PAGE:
(3) There might have been a series of smaller foreshocks hours before the main shock that scared the whales from the area. If the main shock was more than 1000 km from the nearest seismic station, these foreshocks, especially before major events, might have gone undetected and not recorded in the earthquake data.  Additionally, high-frequency acoustic emission (micro-cracks) are known to start several days before the main shock (ref 1). Whales may interpret these signals as a warning and move away. These acoustic precursors are known to diminish several hours before the main event so that pods diving above the epicenter 10 minutes before the quake, might be caught by surprise. Keep in mind that whales would never have flourished in the ocean had they not developed a means of detecting dangerous events. However, whatever is their life-saving signal, it is high unlikely that it is fool-proof.  Evolution is a balance between many forces and dangers and is never perfect.

(4) MY group suspects that many species of whales can sense geomagnetic precursor signals and will scamper away hours to days before major shocks occur. Most quakes above ~6.7 mag. are known to emit these signals, which may explain why whales never beach after big earthquakes. Geomagnetic signals remain high in the area for many weeks after a major shock and would signal whales to avoid the area until the seafloor is more stable.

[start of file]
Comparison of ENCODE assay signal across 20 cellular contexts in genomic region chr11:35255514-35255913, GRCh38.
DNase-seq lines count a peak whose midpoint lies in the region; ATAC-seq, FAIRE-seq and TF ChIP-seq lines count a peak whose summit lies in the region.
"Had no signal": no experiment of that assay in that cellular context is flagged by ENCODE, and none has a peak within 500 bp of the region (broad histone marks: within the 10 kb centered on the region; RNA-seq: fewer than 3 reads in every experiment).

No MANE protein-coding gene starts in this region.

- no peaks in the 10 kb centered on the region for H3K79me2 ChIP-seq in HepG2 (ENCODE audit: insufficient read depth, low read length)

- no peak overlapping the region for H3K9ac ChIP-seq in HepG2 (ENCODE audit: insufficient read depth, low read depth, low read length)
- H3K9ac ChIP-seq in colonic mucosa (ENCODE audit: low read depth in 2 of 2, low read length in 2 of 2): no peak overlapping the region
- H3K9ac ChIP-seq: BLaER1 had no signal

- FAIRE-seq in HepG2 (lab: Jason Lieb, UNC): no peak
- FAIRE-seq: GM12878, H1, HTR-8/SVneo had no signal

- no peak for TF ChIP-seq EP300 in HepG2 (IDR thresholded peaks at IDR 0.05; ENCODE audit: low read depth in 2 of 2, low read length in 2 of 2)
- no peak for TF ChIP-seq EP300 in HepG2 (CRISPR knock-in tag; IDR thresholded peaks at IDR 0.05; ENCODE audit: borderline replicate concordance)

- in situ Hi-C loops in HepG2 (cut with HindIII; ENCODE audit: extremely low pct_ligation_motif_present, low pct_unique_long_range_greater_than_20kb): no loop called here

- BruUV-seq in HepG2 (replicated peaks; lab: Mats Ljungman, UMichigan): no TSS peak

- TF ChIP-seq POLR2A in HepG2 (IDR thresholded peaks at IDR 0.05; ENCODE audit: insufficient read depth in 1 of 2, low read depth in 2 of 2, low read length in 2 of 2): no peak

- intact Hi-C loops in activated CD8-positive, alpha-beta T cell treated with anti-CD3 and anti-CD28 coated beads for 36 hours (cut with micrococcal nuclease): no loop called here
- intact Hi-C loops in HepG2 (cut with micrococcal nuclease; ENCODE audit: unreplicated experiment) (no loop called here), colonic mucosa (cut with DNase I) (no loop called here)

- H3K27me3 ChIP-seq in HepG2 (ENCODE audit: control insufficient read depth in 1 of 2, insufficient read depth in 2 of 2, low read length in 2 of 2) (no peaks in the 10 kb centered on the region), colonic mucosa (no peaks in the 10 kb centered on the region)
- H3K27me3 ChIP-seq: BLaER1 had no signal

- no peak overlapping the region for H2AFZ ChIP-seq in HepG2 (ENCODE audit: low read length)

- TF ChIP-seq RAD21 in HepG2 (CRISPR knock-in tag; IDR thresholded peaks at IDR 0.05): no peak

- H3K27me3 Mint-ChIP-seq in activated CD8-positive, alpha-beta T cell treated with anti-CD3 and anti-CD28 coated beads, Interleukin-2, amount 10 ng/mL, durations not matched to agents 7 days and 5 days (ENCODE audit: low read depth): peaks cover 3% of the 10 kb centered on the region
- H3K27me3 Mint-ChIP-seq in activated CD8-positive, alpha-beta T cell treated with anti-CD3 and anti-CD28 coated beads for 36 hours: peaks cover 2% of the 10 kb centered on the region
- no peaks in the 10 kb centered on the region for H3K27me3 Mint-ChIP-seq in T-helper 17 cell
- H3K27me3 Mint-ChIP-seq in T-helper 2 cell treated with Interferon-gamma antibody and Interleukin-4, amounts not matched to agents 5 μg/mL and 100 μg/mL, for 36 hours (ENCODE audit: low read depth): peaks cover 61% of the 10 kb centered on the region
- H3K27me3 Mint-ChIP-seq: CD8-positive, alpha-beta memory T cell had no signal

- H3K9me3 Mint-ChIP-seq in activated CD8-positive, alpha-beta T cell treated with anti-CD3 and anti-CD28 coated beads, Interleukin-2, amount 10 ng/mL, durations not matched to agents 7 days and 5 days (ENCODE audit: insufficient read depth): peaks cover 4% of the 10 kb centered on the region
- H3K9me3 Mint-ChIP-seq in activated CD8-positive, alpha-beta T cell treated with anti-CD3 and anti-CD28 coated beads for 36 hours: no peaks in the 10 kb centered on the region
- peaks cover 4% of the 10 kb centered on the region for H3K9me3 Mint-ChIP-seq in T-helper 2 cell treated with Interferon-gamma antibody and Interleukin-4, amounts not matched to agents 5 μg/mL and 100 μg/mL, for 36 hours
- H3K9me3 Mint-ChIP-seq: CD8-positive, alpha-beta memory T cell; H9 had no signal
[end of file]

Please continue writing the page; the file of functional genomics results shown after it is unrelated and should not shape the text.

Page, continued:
(5) Seaquake-injured whales might recover if their injuries are minor. Whether or not recovery is possible depends on the degree of their injuries and on how lucky they are to catch a meal on the surface to sustain them while they heal. Several hundred years ago, most seaquake-injured pods recovered because the surface waters were teeming with schools of small fish. These pods held no acoustic memories of the seabed scenery between the time of their injury and recovery so they were not able to backtrack to their earlier feeding grounds. This long period of disorientation forced them to find a new habitat. Thus, 200 years ago, seaquakes were evolutionarily helpful because they spread the species and prevented overgrazing on a particular feeding ground. This has all changed now due to human overfishing. Not finding food on the surface to help them heal explains why more pods are beaching today than did at any time in the last several million years. Seaquakes along may wipe out pelagic species if our whale scientists continue to ignore barotraumatic injuries in whales.